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Are pubs overtaking restaurants for hungry Brits?

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Traditionally, the only sustenance available from an average British pub was a pickled egg of dubious provenance and age, or an unappealing selection of sandwiches and crisps prepared reluctantly by the barman.

However, this has changed a great deal in recent years, with pub chains such as JD Wetherspoon and Marston's leading the way in highlighting the importance of food sales to profitability in the modern pub environment.

Since the smoking ban helped make bars more family-friendly and changed the potential demographic of pub-goers, an increasing number of establishments have set about installing restaurant equipment in order to provide customers with a range of different meals.

This appears to have been successful in attracting new visitors, with a recent report from CGA Strategy even suggesting that pubs have overtaken restaurants as the biggest single channel in the licensed trade for food.

According to the organisation, food sales in British pubs totalled £7.5 billion in the last 12 months, an increase of 4.2 per cent on a year-on-year basis.

Furthermore, growth is expected to continue until 2017, with Britons continuing to choose pubs rather than licensed restaurants when they want to pop out for a quick meal.

CGA Strategy's Scott Elliott said: "Our work charts the epic rise of food in pubs from pork scratchings and pickled eggs to the dynamic, diverse and quality-driven landscape evident today."

He added that food-led outlets are helping the pub trade to defy the recessionary climate still evident in the British hospitality market, with wet-led pubs and social clubs struggling to maintain their income levels under current conditions.

"It seems that the nation increasingly sees the pub as the first choice for eating out," Mr Elliott declared.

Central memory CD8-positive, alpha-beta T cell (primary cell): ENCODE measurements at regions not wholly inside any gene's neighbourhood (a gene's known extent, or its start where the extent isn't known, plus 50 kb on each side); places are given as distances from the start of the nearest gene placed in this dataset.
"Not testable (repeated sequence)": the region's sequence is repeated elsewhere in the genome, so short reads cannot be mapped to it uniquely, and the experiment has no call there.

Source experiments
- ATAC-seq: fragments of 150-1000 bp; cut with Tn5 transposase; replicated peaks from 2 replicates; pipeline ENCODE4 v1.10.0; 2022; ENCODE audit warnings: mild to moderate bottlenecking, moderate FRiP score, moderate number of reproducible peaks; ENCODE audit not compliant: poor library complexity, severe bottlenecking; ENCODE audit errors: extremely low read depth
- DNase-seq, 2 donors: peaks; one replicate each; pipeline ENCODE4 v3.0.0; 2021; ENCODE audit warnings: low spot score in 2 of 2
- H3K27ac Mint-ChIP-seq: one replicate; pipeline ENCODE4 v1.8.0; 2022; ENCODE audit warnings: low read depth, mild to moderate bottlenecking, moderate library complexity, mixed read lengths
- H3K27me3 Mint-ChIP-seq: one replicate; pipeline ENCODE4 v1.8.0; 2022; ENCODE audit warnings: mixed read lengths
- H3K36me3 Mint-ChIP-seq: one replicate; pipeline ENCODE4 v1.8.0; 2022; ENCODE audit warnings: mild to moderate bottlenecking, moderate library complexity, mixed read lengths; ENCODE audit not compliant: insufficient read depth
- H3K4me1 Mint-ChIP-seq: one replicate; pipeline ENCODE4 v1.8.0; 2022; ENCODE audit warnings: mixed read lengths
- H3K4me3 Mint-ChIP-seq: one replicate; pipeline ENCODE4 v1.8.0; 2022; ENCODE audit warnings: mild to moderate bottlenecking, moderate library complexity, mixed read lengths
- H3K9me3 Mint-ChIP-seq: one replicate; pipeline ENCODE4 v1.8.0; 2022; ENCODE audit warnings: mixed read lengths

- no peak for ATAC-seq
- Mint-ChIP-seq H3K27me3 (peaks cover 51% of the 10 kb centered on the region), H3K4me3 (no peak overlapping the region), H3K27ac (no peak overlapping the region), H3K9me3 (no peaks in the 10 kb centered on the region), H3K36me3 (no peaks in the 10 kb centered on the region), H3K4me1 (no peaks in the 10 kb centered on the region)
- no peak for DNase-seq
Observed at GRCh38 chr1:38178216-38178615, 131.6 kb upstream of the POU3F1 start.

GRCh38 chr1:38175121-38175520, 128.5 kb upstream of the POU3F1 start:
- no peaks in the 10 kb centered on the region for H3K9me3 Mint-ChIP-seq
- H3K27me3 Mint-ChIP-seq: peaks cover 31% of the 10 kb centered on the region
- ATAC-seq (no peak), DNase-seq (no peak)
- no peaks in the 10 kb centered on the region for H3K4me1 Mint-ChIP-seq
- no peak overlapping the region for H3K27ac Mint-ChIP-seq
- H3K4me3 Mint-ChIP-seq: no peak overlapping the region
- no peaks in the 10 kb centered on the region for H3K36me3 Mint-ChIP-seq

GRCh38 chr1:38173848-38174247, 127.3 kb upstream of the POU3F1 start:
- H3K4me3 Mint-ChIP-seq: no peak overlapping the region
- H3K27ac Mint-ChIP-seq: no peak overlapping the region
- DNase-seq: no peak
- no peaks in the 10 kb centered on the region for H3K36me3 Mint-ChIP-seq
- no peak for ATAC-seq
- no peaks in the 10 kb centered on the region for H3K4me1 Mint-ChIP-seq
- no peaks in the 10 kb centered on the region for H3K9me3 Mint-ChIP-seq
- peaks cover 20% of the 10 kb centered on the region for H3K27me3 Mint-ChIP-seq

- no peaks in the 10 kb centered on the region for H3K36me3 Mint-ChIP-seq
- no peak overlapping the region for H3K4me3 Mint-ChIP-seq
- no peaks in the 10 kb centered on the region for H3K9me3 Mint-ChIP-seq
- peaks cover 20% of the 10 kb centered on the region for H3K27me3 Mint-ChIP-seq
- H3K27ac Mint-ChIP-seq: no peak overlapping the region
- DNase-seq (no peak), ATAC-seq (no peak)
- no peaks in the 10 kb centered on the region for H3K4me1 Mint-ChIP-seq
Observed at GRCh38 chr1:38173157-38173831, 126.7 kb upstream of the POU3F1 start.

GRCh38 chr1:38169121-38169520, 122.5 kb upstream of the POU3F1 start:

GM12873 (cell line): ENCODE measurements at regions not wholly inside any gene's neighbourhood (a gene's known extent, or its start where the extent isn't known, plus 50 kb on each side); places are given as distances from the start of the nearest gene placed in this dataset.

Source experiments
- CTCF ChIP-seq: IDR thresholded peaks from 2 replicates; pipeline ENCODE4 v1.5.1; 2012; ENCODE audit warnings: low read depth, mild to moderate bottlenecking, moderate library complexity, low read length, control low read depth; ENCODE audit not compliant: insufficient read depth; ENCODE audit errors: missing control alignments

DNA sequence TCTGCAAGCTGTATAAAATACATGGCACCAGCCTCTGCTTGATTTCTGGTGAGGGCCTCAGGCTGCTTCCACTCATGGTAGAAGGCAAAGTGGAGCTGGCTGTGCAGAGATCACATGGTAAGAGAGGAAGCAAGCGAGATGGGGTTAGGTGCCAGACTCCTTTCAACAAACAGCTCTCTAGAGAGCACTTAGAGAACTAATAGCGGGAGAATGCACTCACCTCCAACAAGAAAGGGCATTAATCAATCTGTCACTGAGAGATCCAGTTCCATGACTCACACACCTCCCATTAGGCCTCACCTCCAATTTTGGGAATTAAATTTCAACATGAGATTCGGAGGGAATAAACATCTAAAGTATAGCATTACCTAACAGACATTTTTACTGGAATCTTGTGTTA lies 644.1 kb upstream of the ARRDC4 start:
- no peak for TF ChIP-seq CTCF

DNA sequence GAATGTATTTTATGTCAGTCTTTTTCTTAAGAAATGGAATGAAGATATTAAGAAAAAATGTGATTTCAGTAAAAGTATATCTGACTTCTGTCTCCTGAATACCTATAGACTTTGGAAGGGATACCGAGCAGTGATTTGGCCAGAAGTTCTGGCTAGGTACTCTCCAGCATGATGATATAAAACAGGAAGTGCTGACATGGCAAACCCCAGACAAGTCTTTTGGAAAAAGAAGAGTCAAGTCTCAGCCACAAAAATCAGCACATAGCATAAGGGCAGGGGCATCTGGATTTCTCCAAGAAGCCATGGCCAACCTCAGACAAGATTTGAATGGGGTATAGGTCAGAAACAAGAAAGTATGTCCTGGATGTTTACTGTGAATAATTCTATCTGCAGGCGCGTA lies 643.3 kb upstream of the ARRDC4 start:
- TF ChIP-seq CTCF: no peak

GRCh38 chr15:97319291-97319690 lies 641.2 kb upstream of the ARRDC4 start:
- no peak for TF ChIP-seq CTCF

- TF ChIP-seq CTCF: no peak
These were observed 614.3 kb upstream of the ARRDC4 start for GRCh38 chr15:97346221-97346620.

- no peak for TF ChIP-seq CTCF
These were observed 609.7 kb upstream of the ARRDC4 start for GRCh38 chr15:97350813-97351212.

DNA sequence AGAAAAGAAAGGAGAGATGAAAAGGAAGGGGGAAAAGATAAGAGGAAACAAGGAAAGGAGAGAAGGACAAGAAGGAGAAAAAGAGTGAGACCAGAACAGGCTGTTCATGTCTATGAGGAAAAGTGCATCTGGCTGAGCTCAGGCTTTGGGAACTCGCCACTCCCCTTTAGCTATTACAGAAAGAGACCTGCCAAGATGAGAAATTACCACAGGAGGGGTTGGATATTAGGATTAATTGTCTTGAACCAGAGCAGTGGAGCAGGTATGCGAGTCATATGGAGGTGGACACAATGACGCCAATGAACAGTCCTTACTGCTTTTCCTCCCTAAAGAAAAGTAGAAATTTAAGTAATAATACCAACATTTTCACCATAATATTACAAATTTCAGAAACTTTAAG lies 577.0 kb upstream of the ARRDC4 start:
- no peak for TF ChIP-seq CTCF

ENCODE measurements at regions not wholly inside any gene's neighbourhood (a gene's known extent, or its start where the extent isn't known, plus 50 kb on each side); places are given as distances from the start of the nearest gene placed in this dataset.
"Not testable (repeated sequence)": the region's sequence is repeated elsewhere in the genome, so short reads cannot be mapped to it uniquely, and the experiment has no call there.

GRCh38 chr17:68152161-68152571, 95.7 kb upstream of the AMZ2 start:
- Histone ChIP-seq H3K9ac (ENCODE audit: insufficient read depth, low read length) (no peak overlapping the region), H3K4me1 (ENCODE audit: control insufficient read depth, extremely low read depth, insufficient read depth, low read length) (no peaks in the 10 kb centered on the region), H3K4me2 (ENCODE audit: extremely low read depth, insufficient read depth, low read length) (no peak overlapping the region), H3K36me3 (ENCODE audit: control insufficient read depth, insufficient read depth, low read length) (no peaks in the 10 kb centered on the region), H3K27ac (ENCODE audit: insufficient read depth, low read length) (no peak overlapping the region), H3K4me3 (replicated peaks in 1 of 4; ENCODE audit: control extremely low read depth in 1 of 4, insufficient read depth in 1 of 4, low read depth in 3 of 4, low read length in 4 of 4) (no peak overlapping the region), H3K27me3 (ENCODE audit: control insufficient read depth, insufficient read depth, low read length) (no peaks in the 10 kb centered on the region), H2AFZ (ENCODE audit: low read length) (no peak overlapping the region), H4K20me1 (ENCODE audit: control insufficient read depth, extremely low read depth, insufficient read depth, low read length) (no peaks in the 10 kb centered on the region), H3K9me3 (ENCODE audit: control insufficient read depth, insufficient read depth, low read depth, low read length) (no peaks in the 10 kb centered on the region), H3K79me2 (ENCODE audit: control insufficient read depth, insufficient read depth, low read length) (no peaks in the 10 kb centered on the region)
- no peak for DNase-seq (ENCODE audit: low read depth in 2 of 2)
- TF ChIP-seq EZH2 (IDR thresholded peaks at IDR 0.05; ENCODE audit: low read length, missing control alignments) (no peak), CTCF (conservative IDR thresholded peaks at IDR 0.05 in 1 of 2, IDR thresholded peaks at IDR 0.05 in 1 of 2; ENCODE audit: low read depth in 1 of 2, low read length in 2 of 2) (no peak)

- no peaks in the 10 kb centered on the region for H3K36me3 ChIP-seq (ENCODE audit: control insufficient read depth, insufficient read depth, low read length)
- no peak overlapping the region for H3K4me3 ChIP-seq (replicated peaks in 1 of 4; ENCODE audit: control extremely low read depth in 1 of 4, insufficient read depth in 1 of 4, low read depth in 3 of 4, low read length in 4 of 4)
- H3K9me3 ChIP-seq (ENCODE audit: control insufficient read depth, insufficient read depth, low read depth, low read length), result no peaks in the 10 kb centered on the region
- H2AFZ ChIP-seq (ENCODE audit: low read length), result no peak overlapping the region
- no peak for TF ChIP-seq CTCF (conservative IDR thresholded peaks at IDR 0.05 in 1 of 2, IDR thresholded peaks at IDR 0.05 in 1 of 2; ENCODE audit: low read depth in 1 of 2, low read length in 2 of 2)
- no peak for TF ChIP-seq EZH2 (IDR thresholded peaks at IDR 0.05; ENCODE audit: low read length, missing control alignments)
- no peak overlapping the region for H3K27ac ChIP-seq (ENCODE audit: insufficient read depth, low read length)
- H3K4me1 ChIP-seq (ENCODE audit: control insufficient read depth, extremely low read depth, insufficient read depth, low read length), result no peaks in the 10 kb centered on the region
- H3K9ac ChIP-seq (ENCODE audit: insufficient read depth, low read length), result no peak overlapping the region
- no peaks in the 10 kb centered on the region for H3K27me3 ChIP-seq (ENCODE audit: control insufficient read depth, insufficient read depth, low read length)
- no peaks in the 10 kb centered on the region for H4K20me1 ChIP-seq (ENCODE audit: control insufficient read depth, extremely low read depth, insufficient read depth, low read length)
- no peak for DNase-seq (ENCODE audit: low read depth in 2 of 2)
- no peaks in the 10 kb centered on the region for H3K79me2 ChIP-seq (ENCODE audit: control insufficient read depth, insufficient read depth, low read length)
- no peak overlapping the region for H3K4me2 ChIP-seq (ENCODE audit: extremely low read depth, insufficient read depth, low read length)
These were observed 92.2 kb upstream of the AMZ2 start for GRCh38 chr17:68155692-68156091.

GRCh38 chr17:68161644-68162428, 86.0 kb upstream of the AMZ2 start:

While pubs are unlikely to shift fine dining restaurants from the UK's high street, there is no doubt that they can compete with many of the mid-priced casual dining brands seen across the country.

This is reflected in another recent study from CGA, which highlighted the changes in what kind of meals are being served up in British pubs.

Food pubs now sell an average of 160 burgers a week each, with this staple accounting for roughly £1 of ever £12 spent in establishments of this kind and outselling classic British dishes like fish and chips.

CGA argued that this indicates a more "gourmet" experience is now on the menu in British boozers, with burgers offering enthusiastic retailers the opportunity to customise their menu heavily in a bid to outflank their counterparts.

In the increasingly competitive world of the UK leisure industry, as consumers are offered a plethora of options about where to eat, it is crucial pubs find an innovative way to keep ahead of the crowd.

Horizons' Annual Briefing last year highlighted the underlying health of the UK dining our market, but stressed that businesses need to work hard to keep consumers interested in their service.

With the company expecting major growth in the lucrative casual dining sector over the coming years, it seems likely food-led pubs will continue to populate British high streets for some time to come.ADNFCR-16001031-ID-801491293-ADNFCR

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